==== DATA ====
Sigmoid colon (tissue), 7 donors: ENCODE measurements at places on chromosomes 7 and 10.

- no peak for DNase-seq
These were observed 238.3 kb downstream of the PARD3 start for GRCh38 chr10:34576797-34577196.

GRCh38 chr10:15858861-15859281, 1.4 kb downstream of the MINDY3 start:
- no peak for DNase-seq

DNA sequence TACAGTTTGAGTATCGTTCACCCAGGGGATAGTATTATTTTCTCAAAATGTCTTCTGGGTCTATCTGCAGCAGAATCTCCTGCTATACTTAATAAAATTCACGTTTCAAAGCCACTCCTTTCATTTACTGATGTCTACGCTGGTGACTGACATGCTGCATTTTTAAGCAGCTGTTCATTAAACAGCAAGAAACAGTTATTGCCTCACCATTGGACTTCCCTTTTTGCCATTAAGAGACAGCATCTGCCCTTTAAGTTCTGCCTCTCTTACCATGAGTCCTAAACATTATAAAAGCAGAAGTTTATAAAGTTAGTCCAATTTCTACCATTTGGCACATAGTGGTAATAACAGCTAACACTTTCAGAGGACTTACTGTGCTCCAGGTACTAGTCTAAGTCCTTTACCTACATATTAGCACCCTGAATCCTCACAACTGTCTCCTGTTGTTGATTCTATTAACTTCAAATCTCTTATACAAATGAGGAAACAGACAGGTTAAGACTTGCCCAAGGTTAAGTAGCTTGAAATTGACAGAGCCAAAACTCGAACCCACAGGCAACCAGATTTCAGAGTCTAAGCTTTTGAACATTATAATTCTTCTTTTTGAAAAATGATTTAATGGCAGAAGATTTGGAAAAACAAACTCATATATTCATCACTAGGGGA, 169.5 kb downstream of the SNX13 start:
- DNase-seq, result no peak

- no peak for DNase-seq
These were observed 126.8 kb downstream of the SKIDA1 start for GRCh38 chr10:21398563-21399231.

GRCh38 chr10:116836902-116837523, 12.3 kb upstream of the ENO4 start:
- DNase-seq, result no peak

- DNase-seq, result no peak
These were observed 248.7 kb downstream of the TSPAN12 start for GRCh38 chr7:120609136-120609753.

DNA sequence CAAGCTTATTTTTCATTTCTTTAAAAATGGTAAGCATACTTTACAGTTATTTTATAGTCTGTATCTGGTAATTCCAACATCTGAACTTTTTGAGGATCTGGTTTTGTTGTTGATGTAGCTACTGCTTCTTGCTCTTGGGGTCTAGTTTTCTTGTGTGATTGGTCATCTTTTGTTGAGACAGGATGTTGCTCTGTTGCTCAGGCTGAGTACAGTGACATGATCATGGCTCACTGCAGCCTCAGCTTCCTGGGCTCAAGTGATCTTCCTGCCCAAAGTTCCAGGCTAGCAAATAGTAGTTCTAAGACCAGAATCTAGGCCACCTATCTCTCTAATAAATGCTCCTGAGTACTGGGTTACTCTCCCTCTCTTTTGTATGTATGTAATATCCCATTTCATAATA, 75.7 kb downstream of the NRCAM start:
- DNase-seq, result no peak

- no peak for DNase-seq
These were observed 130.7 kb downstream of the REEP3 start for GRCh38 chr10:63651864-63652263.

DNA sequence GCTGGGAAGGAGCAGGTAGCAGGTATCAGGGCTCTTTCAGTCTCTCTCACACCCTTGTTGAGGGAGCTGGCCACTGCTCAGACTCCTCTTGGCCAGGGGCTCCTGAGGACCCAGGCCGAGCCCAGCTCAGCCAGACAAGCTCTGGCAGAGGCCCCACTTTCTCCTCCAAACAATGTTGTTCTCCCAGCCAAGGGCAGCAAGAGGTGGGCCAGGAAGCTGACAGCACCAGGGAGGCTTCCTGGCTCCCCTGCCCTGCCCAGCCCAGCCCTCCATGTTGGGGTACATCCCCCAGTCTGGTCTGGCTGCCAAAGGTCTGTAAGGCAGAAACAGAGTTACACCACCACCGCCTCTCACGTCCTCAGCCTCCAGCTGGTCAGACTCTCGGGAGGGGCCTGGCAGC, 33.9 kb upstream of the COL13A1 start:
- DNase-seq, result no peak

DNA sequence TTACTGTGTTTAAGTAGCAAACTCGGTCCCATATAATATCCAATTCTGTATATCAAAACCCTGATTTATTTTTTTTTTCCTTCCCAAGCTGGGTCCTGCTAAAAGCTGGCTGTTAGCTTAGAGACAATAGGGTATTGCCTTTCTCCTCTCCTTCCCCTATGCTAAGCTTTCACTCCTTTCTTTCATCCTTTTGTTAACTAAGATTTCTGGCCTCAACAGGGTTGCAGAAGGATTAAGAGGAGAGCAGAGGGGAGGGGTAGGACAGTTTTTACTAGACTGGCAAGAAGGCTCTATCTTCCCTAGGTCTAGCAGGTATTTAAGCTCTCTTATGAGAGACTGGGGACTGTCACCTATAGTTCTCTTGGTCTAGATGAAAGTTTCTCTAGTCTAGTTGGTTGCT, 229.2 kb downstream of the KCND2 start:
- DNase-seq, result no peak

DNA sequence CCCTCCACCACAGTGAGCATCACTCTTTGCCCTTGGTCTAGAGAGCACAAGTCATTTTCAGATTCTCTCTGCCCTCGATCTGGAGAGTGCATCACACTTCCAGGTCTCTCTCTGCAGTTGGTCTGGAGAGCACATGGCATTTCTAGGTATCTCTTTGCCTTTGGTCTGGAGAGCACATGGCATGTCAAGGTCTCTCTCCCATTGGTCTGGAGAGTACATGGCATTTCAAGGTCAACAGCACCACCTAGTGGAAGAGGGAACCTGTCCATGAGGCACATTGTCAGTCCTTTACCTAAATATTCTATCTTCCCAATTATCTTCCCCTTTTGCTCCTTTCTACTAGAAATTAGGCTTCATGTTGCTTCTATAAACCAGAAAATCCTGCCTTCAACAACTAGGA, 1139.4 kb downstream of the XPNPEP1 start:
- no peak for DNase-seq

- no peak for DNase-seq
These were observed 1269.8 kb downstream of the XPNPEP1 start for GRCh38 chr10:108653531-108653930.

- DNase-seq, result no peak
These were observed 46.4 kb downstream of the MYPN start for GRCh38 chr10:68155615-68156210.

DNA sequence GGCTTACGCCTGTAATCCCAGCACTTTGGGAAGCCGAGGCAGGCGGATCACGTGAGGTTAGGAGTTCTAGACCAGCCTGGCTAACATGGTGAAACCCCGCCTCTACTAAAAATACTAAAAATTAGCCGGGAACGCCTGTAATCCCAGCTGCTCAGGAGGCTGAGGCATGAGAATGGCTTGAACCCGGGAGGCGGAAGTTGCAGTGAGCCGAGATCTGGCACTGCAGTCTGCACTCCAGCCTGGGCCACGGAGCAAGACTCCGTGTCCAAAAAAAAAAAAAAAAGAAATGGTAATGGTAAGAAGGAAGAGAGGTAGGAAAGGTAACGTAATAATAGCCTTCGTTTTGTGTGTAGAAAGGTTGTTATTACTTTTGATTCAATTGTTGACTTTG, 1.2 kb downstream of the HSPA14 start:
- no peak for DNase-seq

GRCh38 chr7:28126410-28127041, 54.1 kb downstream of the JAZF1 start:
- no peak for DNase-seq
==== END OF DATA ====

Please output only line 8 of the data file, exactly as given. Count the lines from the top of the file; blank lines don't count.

- no peak for DNase-seq